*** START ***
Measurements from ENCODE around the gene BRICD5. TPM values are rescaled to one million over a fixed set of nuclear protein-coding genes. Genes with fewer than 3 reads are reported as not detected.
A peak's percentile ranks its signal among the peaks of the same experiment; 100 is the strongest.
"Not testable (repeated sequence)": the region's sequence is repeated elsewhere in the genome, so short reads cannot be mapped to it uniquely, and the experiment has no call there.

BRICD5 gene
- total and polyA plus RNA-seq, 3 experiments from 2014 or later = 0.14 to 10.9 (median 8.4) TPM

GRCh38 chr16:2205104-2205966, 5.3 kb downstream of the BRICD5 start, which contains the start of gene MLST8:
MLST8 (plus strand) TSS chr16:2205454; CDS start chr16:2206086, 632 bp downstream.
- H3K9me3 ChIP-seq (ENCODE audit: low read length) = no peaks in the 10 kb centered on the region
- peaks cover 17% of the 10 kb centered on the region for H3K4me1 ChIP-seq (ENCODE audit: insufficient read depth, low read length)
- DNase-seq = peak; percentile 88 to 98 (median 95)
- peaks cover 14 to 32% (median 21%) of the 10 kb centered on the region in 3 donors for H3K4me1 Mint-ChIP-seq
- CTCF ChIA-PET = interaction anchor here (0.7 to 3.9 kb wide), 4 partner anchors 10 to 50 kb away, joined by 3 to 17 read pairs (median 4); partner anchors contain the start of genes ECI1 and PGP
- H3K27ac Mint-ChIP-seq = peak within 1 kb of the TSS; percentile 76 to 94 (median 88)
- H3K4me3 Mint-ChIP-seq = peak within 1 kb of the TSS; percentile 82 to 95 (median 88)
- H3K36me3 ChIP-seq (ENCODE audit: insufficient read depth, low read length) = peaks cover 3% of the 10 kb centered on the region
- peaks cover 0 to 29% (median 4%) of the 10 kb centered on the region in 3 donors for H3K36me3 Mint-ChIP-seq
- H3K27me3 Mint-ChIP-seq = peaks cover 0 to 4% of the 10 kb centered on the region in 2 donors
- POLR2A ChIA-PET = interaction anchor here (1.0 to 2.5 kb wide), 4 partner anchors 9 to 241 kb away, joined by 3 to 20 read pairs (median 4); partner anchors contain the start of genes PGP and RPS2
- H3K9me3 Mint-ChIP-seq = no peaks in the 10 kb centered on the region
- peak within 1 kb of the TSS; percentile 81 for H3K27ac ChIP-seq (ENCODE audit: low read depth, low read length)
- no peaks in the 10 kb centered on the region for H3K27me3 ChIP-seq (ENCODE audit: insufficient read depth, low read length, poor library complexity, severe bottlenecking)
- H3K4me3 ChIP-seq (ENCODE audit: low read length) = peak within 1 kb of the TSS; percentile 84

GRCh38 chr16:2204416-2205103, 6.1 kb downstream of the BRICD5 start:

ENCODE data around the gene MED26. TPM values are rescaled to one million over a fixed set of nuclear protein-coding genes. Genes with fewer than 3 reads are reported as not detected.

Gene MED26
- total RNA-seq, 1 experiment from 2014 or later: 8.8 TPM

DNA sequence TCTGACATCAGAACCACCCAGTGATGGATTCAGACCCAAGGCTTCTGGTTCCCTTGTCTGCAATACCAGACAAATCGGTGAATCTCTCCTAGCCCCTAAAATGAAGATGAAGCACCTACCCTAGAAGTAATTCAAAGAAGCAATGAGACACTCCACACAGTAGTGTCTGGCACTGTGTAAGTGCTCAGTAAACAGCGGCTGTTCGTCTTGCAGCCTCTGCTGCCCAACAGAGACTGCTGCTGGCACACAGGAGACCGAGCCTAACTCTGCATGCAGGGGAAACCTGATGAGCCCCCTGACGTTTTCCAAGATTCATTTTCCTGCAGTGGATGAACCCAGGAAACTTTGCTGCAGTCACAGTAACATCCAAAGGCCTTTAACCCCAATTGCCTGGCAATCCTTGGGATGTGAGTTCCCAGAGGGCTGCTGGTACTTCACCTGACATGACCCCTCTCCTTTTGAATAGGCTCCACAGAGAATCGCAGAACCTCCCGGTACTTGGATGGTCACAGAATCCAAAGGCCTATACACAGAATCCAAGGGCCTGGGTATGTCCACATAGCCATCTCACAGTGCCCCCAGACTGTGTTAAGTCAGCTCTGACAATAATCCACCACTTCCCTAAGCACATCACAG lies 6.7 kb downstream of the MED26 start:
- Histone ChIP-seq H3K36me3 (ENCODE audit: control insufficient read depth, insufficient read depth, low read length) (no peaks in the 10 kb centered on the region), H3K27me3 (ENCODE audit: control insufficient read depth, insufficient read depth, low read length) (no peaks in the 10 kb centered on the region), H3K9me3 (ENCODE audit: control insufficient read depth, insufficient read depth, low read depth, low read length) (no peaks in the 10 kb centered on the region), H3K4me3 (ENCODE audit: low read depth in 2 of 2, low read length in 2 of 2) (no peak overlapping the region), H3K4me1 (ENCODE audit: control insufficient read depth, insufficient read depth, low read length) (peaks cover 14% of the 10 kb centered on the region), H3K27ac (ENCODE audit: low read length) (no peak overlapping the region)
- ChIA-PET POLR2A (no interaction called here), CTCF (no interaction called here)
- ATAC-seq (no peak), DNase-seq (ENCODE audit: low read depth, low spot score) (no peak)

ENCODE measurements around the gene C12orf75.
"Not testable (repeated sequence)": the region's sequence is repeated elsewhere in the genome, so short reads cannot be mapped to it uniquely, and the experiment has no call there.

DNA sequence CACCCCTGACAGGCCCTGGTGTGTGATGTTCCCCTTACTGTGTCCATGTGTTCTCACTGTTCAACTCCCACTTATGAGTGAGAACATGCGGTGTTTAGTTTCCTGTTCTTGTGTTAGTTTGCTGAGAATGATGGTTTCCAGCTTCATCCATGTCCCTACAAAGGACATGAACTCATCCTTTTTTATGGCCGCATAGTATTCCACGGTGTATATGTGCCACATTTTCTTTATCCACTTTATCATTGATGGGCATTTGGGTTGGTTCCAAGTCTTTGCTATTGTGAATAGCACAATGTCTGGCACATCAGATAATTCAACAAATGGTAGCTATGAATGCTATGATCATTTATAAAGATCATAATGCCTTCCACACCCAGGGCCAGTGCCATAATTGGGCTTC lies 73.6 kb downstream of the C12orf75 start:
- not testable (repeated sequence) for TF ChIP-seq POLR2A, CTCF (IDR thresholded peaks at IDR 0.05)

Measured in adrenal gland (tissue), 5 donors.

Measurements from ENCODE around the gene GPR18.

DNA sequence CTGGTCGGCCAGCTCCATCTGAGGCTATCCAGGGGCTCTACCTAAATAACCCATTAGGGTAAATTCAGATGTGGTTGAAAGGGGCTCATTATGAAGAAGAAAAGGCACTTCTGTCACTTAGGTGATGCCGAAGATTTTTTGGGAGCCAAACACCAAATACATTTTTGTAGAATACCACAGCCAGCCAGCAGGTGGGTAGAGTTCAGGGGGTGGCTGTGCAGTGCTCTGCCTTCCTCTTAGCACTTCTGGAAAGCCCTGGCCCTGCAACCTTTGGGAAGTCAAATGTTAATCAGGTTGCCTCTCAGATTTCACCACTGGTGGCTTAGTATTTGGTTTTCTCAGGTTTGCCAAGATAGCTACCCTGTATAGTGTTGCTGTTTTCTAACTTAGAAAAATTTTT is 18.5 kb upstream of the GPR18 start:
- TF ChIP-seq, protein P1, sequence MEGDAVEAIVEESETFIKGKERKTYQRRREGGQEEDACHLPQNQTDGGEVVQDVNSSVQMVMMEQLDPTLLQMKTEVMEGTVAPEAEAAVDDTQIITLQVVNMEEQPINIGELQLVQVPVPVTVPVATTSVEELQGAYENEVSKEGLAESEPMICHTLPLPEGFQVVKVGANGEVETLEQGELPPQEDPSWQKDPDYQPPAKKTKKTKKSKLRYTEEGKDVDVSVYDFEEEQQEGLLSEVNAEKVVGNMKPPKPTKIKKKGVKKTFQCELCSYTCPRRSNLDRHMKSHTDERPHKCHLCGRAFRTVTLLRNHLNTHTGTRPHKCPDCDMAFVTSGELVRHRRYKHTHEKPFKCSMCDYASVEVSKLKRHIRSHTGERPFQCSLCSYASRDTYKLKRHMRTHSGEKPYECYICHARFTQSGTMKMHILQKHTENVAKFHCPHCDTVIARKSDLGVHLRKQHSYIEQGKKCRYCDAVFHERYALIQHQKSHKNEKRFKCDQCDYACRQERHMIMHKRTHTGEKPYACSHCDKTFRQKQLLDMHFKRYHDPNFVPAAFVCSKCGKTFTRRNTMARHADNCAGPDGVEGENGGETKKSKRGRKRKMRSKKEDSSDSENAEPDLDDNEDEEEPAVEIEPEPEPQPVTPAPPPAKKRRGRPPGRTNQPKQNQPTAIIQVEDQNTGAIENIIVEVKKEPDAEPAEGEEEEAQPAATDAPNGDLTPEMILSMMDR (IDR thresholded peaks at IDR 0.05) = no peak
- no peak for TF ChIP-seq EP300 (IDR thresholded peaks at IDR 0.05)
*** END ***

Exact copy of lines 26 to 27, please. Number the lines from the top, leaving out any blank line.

- total RNA-seq, 1 experiment from 2014 or later: 8.8 TPM

DNA sequence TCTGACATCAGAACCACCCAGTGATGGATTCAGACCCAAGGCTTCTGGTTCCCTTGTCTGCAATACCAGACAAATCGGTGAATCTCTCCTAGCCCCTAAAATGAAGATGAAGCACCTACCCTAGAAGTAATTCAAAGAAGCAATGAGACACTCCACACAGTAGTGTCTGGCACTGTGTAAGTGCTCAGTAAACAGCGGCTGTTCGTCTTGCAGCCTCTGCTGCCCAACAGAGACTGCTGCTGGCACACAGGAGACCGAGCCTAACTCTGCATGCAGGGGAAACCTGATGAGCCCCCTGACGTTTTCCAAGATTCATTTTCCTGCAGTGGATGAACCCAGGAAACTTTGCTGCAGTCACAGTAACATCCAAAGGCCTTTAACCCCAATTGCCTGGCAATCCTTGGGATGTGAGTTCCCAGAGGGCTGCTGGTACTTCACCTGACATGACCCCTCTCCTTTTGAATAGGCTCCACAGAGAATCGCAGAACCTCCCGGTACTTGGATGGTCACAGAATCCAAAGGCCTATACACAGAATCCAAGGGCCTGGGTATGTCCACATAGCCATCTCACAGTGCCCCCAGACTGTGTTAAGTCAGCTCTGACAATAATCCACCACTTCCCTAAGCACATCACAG lies 6.7 kb downstream of the MED26 start: